Raising Californian Quails (Callipepla californica)

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Raising Californian Quail in captivity has never been, and never will be easy. Their nervous character and wild instincts make them very unsuitable to captivity. Unfortunately, because of their disappearance from the wild in New Zealand, they will have to be multiplied in caged conditions, should we want to preserve this pretty little bird. The cavalier attitude of New Zealanders regarding nature will probably prevail and our efforts for conservation would have limited success – I know I am going to get a lot of criticism because of this statement, but with New Zealand and Australia being the number one countries in the world causing species loss, my argument is more or less proven.

Survival rates of Californian Quail during their first few weeks seem to be abnormally low, and I have adopted a number of strategies and designs to try and overcome this problem – all with varying levels of success, but none solving the problem entirely.

My latest survival strategy however seems to have addressed many of the problems. Instead of sending my old Coturnix coturnix quail hens to the stock pot, I selected a number the  calm and motherly ones  as foster mothers for the Californians. I put the mothers into the brooders a few  days before the Californian chicks hatch so they can get acquainted with the environment and the warm conditions. When the chicks hatch I place them straight into the brooder with their new mother. Her presence seems to have multiple positive effects on the chicks – i.e. she teaches them to eat and drink immediately, calms them down and also broods them. The end result is that the little chicks have shelved their desire to become Kamikaze Pilots every time I want to change food or water. Everybody seems calm and happy and mortality for the last four groups, at five weeks of age, each with their own foster mother, has been almost zero (lost one).

There are a number of younger groups at present, each with their foster mothers and they are  very calm and doing well. I do notice that some foster mothers are better at the job than others and will continue selecting the better ones, even though their has been no difference in mortality rate between the groups.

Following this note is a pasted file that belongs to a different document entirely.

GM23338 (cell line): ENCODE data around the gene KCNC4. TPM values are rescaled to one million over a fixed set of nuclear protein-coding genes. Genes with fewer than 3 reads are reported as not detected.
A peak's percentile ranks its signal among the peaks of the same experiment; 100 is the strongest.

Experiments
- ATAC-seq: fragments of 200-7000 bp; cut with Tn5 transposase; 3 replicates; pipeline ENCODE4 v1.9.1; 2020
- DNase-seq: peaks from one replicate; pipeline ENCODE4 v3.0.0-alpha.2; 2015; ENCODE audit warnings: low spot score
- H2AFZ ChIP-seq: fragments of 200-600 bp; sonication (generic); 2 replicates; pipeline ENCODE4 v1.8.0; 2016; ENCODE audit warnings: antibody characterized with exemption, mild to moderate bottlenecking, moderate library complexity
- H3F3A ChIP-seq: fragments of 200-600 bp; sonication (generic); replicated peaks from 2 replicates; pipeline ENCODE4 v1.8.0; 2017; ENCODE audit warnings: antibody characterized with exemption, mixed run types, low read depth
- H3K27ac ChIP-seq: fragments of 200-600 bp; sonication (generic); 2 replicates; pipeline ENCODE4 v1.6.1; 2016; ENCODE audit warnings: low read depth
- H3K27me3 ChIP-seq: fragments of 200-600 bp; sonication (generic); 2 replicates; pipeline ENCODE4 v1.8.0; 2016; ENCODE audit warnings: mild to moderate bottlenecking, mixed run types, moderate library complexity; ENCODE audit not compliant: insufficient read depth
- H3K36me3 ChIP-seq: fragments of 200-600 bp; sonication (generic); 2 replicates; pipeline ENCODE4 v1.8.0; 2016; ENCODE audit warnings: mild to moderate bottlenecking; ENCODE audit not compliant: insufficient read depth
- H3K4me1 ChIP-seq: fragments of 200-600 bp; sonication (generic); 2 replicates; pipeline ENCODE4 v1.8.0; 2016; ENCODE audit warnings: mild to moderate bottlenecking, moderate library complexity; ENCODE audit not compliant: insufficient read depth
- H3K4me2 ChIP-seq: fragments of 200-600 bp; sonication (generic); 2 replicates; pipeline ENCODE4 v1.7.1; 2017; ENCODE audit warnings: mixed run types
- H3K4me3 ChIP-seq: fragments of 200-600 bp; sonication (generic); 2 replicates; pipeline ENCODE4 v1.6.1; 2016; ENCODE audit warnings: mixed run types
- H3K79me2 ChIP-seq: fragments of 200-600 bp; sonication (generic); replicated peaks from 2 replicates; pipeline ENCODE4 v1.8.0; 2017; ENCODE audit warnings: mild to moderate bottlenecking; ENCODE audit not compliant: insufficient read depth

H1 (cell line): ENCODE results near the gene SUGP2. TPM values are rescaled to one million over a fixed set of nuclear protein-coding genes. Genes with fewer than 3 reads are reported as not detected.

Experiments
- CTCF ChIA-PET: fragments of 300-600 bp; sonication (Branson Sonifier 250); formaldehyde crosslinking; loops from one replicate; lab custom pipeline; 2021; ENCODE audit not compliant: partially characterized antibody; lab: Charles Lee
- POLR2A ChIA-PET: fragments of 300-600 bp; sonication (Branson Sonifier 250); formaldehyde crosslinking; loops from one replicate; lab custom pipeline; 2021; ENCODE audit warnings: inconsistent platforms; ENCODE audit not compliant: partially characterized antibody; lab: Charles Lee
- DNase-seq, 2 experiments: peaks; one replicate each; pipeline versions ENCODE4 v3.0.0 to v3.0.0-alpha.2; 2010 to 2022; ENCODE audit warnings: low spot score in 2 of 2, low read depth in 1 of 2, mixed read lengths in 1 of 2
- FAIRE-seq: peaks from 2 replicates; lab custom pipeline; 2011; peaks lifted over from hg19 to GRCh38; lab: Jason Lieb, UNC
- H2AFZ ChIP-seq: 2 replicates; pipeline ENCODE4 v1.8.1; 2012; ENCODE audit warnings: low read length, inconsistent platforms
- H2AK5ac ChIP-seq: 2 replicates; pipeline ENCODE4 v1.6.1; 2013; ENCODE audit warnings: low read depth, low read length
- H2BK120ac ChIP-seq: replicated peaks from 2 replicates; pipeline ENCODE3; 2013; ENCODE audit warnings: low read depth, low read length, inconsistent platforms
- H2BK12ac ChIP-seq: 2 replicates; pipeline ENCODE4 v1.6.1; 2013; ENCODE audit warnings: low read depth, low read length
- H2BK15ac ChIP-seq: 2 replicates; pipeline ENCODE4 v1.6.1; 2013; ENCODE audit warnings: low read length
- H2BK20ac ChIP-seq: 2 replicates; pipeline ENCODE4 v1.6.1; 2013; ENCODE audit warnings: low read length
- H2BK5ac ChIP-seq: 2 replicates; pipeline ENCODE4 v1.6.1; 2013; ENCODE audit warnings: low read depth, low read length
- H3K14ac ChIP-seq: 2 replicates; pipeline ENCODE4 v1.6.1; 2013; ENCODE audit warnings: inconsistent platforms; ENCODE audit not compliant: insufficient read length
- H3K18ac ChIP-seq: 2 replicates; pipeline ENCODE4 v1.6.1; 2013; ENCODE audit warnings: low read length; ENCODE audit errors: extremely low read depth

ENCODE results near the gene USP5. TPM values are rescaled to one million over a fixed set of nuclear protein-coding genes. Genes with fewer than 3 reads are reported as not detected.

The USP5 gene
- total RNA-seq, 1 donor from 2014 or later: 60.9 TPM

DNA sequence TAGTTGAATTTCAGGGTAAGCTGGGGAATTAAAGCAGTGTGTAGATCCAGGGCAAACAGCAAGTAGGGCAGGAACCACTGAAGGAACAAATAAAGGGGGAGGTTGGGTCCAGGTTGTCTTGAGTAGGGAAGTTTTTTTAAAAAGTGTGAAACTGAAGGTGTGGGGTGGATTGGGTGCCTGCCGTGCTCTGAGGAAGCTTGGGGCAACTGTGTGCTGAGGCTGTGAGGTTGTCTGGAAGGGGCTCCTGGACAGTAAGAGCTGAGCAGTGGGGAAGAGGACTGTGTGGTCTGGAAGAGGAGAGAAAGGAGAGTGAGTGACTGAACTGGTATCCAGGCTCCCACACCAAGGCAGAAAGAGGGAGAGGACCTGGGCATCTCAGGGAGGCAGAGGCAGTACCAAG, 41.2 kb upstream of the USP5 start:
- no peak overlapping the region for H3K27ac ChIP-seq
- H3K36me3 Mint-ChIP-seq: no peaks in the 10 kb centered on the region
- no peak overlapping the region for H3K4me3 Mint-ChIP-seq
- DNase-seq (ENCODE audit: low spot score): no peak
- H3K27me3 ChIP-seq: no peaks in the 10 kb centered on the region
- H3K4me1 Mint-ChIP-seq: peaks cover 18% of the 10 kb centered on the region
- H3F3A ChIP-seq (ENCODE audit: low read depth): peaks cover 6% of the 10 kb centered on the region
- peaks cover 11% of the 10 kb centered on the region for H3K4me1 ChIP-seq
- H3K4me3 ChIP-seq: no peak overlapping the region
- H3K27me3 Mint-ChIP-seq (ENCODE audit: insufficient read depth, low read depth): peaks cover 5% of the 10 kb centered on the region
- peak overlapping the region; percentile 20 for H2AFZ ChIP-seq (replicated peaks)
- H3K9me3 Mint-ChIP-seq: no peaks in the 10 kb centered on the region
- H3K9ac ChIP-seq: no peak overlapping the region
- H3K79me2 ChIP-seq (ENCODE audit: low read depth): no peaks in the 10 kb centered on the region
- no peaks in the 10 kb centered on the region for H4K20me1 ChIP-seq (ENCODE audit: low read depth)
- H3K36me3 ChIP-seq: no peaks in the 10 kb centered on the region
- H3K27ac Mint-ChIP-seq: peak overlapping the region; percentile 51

Going back to nature can teach us a lot!!

 

Rare Coturnix coturnix

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Every so often one finds a unique bird in your flock. At present I am breeding four different breeds of Coturnix coturnix, one which is a White breed that was originally developed by the A & M Texas University as a dual purpose bird. The Americans claim their Jumbo Browns to be 450 – 500 g in body mass, but trying to locate such birds or breeders of these large birds appears to be very difficult – I do not know why the Americans want to hide these. Anyway, unlike our friends from abroad, I am not trying to breed the Coturnix coturnix bigger and bigger (if I wanted to breed big birds, I would have started with ostriches), but have put my mind on breeding two of my breeds to be about 280 – 300 g for the females and 220 – 250 for the males – a milestone I have already reached in New Zealand after two and a half years of intensive selection. Hence, I am presently selecting against too big birds in these breeds and made my primary selection criteria egg production, feed conversion, fecundity and body conformation. This is a good size eating bird, which is still an effective producer of both meat and eggs. But back to my unique bird – the A & M Texans are white, but almost always have a black or brown spot somewhere on the body. It is a breed I have had little experience with, but breeding more than 1200 Whites over the past two years, I have bred only three ALL WHITES with no other coloring at all. The first two did not make it on my selection criteria and color not being important to me, they only made it as far as the stock pot. This third all white I have will definitely make it to the breeding pens as he is a magnificent specimen and weighed in at 230 g on 33 days of age. This is my UNIQUE BIRD! (I presume there are other breeders in New Zealand with strains of the pure whites)